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The Happening (2008)
A terrible screenplay and poorly acted
"The Happening", which was released here in France today is a terrible screenplay and poorly acted. The writer/director failed to make a complete film, which employs any semblance of cinematic language.
Normally well-written, taut and engaging screenplays, like good editing should be invisible. They should fit seamlessly into the film-making process, but unfortunately for "The Happening", the writing, construction of drama and dialogue are so bad that the awful screenplay is apparent from the very first scene. The introduction of the main conflict is visually well done, but the writers never bother to move the story past its main conflict, thus making the film flat line dramatically very early on. Essentially nothing ever happens except the main characters totally unbelievable reactions to "The Happening" (i.e. the main conflict).
We, the audience are not emotionally attached to the characters because the screenplay gives us no reason to be. The film's sub-conflicts are basically non-existent and the character conflicts (emotional relationships) are contrived and hollow. The screenplay provides no emotional outlet or connection at all. Simply said this is a screenplay that should have been better vetted for emotional connection between the audience and characters on screen. We don't care about what's 'Happening' because the people to whom it is 'Happening' mean nothing to us. Someone should provide the screenwriter with a copy of Aristotle's "Poetics".
The dialogue is over the top, simplistic, explicit and begs the question - does anyone really talk like that? Line after line the screenplay falls further and further apart. The characters tell us what we can already see. Therefore the screenplay doesn't trust that the cinematic language of images is doing its job. The beauty of cinema is that with moving pictures we can say thousands upon thousands of words with each frame and never actually employ dialogue. This screenplay obviously does not respect that logic and in many ways flies right in the face of it. The film would be a lot better if the characters just simply reacted to the events unfolding around them.
The acting is unwatchable. No one in this film gives a good performance. The acting, similar to the screenplay is devoid of emotion. No one is reacting like a real person. Each character seems to be emotionally empty. They don't seem nervous that millions of people are dying, they're not hysterical (which doesn't not mean they should yelling and screaming) or even realistic. They at no time in the film seem desperate with the desire and hope to live. At times they try to appear upset, but it is so shallow that the viewer is left flat. Each actor delivers their lines without any regard or reaction to the actor in front of them. It is so bad that it makes one wonder whether or not the actors were actually on set together or just acting with stand-ins.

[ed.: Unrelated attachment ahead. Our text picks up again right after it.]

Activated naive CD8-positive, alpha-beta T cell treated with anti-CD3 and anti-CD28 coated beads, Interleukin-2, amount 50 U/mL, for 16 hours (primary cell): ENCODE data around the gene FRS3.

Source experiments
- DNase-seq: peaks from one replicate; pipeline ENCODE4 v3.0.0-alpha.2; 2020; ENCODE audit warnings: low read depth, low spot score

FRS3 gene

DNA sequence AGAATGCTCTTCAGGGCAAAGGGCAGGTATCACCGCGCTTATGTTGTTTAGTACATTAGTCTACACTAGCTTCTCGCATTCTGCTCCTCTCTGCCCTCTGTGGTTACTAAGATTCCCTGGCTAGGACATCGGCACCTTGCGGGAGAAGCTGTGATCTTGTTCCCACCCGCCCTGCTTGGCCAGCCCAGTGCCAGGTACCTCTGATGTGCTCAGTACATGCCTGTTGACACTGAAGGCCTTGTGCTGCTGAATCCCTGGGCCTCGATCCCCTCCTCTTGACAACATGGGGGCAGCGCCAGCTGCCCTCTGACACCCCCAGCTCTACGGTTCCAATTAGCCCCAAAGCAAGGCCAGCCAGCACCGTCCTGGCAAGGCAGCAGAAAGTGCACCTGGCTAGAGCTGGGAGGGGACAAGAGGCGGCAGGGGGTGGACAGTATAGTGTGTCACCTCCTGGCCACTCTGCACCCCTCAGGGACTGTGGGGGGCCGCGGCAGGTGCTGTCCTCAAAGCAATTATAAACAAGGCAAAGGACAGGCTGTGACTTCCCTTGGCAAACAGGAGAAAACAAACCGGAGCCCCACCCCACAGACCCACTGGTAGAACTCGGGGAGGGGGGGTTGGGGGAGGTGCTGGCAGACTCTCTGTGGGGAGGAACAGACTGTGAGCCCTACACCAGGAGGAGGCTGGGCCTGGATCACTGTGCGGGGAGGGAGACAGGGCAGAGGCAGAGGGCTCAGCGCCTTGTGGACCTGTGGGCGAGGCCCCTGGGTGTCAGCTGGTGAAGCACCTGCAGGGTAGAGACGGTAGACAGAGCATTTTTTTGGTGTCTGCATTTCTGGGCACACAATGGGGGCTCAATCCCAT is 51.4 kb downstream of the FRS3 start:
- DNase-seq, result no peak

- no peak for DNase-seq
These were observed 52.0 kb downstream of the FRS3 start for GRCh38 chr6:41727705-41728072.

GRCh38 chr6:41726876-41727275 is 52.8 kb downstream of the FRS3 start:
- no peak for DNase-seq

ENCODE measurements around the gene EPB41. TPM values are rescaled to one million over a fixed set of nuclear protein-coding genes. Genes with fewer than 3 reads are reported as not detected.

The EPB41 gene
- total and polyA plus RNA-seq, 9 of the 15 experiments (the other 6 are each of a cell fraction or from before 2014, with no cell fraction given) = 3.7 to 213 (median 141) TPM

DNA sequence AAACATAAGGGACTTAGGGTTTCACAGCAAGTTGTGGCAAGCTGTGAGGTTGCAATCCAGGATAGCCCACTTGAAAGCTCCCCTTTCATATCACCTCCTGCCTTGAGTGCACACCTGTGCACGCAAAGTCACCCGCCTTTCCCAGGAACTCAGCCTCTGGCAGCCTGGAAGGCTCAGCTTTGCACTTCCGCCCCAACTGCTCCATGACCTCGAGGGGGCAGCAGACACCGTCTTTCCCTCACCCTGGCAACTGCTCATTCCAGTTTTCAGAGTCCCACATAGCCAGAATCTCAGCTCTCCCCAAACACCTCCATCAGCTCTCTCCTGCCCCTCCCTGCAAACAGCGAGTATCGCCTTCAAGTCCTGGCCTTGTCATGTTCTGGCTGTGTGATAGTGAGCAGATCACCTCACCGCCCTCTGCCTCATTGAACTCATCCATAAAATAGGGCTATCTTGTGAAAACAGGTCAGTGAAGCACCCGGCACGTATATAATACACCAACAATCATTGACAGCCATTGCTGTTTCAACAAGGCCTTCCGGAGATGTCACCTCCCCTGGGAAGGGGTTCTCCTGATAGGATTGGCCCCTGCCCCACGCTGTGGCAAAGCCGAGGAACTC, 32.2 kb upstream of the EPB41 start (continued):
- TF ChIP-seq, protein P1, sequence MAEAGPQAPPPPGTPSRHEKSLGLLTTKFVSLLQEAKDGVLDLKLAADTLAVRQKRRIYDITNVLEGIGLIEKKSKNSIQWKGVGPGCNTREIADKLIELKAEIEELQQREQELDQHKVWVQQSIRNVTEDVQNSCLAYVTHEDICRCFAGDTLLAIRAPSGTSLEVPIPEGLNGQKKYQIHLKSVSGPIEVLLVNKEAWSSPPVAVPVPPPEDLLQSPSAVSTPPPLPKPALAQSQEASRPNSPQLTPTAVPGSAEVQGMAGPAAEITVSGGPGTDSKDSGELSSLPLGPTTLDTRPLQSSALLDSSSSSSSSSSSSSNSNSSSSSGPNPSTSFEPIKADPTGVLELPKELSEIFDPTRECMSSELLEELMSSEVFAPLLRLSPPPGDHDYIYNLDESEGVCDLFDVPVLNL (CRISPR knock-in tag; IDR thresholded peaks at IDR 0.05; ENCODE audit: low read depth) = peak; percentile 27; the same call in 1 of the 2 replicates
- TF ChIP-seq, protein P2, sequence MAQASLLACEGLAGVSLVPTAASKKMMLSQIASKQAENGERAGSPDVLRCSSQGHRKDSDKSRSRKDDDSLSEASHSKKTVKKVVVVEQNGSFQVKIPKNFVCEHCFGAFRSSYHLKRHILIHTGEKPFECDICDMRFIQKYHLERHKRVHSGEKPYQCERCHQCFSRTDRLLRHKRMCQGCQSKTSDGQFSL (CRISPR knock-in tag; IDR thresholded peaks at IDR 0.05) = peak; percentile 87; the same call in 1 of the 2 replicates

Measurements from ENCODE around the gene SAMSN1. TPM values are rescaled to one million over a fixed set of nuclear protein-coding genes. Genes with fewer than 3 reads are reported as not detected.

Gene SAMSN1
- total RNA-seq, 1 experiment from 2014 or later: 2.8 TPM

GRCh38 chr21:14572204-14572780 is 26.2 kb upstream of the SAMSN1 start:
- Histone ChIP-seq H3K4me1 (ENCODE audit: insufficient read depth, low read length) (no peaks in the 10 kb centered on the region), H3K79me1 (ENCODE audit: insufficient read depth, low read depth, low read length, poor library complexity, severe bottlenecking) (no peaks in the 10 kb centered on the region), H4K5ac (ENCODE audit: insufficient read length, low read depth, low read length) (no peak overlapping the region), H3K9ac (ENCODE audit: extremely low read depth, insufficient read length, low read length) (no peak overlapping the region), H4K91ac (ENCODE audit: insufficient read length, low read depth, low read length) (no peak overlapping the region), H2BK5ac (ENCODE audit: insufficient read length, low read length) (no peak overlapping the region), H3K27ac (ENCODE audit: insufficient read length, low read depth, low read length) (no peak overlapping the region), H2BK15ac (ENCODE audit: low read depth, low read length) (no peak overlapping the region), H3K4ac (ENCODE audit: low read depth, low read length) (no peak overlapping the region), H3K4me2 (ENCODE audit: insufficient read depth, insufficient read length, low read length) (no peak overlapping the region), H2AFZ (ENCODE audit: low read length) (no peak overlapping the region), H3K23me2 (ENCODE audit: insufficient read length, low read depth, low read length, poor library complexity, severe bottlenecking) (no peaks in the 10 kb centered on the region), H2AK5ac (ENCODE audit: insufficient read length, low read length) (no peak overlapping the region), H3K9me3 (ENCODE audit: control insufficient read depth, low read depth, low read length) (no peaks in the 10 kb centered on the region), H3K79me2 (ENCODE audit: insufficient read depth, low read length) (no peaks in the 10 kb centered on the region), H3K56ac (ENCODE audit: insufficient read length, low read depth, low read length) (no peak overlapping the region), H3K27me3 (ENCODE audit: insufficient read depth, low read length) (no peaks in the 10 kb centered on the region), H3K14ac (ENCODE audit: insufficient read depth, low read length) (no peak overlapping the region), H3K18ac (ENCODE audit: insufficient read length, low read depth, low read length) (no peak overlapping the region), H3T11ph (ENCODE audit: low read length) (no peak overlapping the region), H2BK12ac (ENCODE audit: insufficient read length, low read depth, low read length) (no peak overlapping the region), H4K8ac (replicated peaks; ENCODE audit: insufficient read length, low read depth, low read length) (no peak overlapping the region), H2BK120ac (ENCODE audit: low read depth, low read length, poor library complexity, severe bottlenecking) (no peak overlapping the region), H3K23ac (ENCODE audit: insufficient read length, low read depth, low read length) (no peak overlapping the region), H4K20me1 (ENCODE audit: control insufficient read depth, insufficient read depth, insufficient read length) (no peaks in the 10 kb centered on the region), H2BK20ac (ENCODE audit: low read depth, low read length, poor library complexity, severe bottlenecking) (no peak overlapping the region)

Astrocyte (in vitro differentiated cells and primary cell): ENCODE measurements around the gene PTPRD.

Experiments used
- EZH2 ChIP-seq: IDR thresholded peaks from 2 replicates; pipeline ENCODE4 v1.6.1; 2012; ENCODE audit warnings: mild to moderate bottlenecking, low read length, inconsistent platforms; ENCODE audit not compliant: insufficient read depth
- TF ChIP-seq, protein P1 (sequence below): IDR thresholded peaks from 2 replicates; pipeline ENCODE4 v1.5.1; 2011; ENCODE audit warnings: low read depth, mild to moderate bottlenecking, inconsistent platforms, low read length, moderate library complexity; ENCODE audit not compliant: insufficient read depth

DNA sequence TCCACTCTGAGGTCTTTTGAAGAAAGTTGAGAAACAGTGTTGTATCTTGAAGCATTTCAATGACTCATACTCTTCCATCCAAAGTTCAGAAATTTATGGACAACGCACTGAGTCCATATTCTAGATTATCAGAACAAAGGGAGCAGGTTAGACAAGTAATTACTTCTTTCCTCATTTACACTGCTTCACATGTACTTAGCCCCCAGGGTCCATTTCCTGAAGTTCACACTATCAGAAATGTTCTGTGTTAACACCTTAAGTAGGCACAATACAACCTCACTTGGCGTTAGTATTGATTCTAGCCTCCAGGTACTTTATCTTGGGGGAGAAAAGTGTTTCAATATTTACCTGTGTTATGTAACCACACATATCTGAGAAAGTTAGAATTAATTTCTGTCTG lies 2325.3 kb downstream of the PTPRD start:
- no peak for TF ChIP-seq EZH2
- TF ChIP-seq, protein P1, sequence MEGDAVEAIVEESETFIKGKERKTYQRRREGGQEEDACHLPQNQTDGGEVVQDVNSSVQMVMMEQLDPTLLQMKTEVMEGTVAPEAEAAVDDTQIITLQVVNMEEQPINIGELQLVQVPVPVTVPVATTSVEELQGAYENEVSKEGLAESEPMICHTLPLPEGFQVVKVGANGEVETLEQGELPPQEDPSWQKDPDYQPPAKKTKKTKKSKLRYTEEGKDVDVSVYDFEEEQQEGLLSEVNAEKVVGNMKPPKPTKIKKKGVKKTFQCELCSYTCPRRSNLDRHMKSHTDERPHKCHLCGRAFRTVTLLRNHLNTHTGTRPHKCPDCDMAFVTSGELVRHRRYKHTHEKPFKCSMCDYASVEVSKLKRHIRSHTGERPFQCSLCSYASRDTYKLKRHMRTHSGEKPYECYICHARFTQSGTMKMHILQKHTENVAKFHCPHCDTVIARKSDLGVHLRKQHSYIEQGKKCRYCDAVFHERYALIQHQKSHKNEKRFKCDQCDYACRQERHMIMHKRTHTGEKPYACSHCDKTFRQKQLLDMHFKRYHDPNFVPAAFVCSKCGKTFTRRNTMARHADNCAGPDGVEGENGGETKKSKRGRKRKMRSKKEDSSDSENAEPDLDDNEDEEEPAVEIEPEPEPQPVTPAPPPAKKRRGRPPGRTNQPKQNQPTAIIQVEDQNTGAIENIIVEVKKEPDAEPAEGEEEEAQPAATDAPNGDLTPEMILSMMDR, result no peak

The sub-text of the film, which is meant to lead us to the theme mankind is destroying the planet, is blatant and lacks finesse. Pretty quickly into the first act we know that the plants are taking their revenge (I wish I was making this up, but this really is the plot of the film). The screenplay, dialogue and acting do nothing to merit the ending in which a professor on television is yelling about 'how we humanity are guilty for the recent horrors and need to pay better attention to our physical environment.' The films is just waving its fists and again telling us what to think rather than earning our trust. It tells us what its about. Basically the film underestimates us every step of the way.
The film never ventures into any kind of serious depth. It stays on the most basic, one-dimensional level. Plants are killing us - run away.
Blame for this film's failures should be squarely laid upon the director and producers. The director is guilty of writing and directing a very bad and unbelievable film. The producers are responsible for allowing the director to get away with this. Someone on the creative team and/or on the production side should have sounded an alarm when they read the screenplay. When the screenplay got into production one of the producers should have watched the rushes and pulled the director aside and said something.
"The Happening" is a failure on the most basic and important of cinematic levels. It does nothing to win, earn and deserve the audience's emotional and intellectual trust. It doesn't employ image as its main storytelling tool. It just tries to be clever, but is actually quite silly.
I for one don't care who the writer or director is, they must listen to their production and creative team. Film-making is a collaborative experience, but in the case of this film it is clear that no one bothered to be honest with Mr. Shyamalan.